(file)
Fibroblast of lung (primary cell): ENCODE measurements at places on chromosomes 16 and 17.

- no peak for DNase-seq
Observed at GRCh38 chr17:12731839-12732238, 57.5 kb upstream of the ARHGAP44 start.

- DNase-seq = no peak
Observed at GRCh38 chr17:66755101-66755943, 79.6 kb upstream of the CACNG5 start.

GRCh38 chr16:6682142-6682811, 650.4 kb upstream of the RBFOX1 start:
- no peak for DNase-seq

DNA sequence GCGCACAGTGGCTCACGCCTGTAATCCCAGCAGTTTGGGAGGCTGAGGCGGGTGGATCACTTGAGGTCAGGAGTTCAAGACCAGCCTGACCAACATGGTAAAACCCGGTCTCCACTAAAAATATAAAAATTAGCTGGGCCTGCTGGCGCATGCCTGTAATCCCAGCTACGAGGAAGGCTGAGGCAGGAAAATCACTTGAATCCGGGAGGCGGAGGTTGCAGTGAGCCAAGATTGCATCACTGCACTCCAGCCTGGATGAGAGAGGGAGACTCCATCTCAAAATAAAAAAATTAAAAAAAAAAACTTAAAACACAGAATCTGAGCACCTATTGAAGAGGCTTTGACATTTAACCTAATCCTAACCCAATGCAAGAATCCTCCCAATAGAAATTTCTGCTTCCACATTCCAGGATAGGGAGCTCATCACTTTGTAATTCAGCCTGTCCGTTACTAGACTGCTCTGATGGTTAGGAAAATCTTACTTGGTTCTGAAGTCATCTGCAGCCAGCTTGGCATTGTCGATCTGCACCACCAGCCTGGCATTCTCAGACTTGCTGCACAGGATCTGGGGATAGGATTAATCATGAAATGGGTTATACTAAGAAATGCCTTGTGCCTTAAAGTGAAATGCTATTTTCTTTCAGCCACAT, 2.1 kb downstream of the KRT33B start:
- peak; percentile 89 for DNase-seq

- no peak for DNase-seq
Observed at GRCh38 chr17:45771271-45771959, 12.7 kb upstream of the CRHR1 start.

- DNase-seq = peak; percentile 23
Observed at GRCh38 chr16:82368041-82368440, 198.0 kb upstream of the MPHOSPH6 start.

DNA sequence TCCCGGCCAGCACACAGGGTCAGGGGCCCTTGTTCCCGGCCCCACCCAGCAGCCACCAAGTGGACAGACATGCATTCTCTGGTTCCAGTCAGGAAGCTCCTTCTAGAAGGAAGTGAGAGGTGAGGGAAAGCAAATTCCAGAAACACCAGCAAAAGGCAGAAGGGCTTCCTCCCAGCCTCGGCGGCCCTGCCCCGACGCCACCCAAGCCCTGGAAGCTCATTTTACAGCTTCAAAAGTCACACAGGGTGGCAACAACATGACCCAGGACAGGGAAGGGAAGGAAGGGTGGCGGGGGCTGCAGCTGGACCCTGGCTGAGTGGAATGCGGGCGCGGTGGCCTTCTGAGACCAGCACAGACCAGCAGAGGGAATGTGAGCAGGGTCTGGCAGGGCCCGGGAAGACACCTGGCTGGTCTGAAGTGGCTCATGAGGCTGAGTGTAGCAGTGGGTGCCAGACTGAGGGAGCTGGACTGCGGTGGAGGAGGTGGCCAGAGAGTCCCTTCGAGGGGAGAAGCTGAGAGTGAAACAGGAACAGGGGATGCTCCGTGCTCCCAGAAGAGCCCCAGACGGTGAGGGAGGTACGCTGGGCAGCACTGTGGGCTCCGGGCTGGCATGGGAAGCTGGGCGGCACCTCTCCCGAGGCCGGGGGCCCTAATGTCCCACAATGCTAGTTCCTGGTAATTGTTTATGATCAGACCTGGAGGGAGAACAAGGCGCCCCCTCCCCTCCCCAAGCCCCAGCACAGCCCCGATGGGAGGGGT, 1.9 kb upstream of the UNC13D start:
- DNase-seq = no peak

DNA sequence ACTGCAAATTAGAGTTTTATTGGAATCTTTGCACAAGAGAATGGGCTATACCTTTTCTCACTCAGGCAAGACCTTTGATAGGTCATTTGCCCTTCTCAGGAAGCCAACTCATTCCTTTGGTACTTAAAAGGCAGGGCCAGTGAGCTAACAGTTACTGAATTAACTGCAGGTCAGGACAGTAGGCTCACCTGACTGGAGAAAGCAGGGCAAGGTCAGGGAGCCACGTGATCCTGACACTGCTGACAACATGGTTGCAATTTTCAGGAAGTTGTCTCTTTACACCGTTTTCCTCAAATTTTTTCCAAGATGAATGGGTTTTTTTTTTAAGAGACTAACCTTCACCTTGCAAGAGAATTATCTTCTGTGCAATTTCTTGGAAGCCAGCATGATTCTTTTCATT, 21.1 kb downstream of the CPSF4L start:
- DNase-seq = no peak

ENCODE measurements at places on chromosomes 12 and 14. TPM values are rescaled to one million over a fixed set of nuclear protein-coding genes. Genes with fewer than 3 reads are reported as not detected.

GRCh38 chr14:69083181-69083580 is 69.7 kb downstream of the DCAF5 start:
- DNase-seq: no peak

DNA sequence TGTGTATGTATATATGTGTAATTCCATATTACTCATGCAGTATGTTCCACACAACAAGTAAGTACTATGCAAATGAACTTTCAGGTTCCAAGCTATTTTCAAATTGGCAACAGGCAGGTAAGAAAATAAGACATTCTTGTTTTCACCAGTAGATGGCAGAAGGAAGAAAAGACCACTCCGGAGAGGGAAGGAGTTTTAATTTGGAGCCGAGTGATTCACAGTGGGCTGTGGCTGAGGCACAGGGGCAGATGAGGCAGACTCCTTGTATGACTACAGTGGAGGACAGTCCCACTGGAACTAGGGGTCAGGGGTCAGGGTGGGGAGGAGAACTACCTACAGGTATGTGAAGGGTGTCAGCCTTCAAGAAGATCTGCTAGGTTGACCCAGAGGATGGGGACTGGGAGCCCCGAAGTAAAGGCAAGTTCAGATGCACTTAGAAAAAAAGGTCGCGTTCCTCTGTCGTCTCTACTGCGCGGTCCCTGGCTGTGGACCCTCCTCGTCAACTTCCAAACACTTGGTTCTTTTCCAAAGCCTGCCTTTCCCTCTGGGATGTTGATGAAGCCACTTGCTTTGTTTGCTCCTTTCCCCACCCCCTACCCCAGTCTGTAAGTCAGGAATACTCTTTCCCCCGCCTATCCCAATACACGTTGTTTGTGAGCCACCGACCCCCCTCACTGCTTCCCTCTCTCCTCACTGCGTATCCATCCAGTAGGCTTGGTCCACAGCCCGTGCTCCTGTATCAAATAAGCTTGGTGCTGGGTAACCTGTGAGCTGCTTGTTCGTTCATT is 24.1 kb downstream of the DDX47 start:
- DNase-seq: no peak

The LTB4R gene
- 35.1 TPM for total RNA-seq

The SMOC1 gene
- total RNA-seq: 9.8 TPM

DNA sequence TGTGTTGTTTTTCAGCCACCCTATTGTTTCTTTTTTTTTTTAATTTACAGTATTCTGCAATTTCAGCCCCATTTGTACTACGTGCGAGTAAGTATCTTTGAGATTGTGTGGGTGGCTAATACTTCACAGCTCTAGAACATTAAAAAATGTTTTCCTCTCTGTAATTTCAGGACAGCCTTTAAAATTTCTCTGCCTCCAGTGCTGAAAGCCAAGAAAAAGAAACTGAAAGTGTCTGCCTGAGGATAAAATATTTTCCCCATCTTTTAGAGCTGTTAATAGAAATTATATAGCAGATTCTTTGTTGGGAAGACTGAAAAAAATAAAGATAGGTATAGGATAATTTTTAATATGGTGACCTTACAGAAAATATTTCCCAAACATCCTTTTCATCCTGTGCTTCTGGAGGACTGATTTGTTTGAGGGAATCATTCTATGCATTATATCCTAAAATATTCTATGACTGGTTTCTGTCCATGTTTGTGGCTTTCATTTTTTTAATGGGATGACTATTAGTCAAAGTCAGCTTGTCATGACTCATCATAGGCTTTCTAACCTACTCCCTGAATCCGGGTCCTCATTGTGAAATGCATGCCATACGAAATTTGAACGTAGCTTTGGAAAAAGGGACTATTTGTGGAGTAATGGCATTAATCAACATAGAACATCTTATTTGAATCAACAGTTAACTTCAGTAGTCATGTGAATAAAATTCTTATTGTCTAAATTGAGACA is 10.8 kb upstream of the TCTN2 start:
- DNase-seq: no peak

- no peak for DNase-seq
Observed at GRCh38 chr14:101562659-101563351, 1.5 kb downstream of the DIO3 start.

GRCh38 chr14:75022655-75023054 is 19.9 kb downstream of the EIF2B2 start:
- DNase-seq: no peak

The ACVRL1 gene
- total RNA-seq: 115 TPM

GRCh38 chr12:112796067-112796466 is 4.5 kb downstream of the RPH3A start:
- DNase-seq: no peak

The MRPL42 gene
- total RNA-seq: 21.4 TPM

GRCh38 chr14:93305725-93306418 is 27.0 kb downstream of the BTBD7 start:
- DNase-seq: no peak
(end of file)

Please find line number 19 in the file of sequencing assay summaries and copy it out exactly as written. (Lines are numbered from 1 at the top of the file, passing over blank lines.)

GRCh38 chr14:69083181-69083580 is 69.7 kb downstream of the DCAF5 start: